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There are numerous books on the subject, some very specialized, some very general, and some just examples. One I used in a cartography class, that I would highly recommend for general foundation, is Dent's Cartography: Thematic Map Design.


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You will have to create your own map canvas item, calculating aggregate statistics and exposing them in a cusom widget. You can refer to this answer for some how-to-get-started reference concerning the widget.


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I've not seen a way of doing exactly what you are looking for, but in the Vector -> Research menu you will find a "Basic Statistics" and "List Unique Values" tools that allow you to extract highlight information from a layer and then paste it into a programme that will do this (a spreadsheet programme for instance).


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If I understand it correctly you are looking for something like the grass command "v_vect.stats" (which is not available in the modeler of QGIS2.2). But to solve your problem you could use the "Count points in polygon" geoalgorithm in the modeler. You can multiply the number of points per polygon with the mean value per polygon to get the sum of all points ...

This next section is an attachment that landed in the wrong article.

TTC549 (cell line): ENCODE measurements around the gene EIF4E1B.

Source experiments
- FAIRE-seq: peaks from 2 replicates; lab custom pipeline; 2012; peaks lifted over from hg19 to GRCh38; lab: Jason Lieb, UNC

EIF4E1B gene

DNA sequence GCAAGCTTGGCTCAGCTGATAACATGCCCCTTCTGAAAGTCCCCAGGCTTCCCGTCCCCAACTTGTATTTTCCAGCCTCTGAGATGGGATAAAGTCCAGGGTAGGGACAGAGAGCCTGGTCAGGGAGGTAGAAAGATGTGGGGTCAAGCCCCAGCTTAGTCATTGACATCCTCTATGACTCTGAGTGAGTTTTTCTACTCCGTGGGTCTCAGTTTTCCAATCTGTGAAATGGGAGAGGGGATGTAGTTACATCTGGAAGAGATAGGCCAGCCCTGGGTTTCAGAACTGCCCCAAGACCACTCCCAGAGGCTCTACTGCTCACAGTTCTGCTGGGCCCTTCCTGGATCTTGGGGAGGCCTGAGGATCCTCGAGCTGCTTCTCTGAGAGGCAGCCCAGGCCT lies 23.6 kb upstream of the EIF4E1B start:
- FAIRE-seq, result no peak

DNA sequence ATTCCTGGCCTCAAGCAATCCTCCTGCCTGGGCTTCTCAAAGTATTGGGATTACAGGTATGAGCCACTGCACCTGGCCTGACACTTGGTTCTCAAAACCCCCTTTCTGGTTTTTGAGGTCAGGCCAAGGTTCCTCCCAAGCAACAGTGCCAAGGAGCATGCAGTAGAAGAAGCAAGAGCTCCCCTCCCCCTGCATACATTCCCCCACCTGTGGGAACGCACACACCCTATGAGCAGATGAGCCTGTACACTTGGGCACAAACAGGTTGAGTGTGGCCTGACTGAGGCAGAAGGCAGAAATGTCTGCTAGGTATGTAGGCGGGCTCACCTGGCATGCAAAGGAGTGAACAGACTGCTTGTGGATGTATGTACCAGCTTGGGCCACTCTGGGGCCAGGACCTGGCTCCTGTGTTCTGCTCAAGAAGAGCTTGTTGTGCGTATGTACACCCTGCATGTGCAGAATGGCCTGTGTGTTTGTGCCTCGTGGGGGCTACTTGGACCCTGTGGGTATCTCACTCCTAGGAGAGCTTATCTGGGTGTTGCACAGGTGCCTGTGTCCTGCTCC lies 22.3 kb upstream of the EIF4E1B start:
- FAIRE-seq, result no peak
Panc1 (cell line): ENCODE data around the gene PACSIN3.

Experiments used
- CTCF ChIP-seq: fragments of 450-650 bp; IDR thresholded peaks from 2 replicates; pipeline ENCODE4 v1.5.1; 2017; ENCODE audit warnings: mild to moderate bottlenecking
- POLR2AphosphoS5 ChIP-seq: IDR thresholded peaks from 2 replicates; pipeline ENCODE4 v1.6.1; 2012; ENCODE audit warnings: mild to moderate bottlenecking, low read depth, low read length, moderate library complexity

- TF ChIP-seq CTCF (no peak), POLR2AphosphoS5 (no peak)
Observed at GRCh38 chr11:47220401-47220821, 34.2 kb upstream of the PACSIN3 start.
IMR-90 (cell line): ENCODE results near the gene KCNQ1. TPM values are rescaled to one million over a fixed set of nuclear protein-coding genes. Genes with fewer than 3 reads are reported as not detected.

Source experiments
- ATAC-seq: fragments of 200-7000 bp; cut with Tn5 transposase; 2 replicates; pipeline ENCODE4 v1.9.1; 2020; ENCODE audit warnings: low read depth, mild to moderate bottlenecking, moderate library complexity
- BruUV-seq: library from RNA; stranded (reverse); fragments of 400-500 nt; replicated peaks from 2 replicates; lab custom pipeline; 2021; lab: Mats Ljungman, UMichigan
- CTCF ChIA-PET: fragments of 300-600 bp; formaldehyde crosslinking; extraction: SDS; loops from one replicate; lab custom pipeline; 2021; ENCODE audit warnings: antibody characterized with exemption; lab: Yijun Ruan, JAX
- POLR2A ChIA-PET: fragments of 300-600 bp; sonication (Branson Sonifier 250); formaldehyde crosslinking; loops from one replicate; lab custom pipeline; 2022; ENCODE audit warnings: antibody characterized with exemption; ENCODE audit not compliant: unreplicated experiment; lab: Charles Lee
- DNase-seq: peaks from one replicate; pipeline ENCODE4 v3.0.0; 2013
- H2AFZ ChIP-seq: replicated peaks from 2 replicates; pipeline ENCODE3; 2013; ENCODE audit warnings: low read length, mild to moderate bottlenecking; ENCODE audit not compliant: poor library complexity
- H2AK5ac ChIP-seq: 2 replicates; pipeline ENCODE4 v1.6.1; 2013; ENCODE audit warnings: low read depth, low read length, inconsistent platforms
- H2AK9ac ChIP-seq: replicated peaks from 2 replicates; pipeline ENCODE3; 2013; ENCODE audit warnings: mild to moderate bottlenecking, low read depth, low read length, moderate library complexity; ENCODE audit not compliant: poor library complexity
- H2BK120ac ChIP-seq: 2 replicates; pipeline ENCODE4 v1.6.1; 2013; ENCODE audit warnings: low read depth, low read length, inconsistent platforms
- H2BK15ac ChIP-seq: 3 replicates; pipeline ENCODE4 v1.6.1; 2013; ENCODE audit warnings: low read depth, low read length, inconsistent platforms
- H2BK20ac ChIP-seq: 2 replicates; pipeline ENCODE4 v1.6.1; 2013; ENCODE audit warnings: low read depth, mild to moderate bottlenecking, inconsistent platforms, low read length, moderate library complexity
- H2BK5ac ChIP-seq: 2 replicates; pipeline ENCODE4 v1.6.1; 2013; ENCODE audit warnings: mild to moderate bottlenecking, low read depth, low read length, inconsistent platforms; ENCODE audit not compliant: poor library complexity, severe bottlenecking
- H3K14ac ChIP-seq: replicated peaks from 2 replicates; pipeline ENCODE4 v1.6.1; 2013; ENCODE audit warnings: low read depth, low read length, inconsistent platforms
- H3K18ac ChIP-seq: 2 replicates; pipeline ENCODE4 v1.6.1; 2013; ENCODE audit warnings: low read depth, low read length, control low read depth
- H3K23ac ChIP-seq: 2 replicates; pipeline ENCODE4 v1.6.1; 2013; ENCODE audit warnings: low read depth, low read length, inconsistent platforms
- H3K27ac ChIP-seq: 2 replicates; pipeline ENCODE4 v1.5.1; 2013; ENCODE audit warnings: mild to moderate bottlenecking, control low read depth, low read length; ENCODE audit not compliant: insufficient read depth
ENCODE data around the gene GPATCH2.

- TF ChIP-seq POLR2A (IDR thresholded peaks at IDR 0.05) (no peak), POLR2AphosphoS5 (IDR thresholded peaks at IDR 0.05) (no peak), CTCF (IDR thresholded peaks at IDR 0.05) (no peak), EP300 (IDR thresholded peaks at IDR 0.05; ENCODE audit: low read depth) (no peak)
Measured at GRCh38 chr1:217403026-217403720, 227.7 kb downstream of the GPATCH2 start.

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I would just do something like this: field = "AveragePrice" values = [row[0] for row in arcpy.da.SearchCursor(fc, field)] top_three = sorted(values)[-3:] query = "\"{0}\" in {1}".format(field, tuple(top_three)) arcpy.MakeFeatureLayer_management(fc, "top_3_layer", query)


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Using the JS API, you have several different options: if the 'SHAPE.Area' field is exposed by the service you are working with, values can be retrieved as attributes of a graphic of interest. https://developers.arcgis.com/javascript/jsapi/graphic-amd.html#attributes the API also provides a utility method to calculate the geodesic area of an input ...


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There are already many plugins which use the Python module matplotlib. (Midvatten here) If you know Python, it is not very difficult to use the Python console or a Python script in the Processing Toolbox. In the same way, you can use a R script in the Processing Toolbox.


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Based on intuition I would say that the statistics probably represent the following. count is the number of pixels within the "zone", so for instance within the polygons you're aggregating to or something similar. sum is their combined total value. And mean the average for the zone/polygon: sum/count



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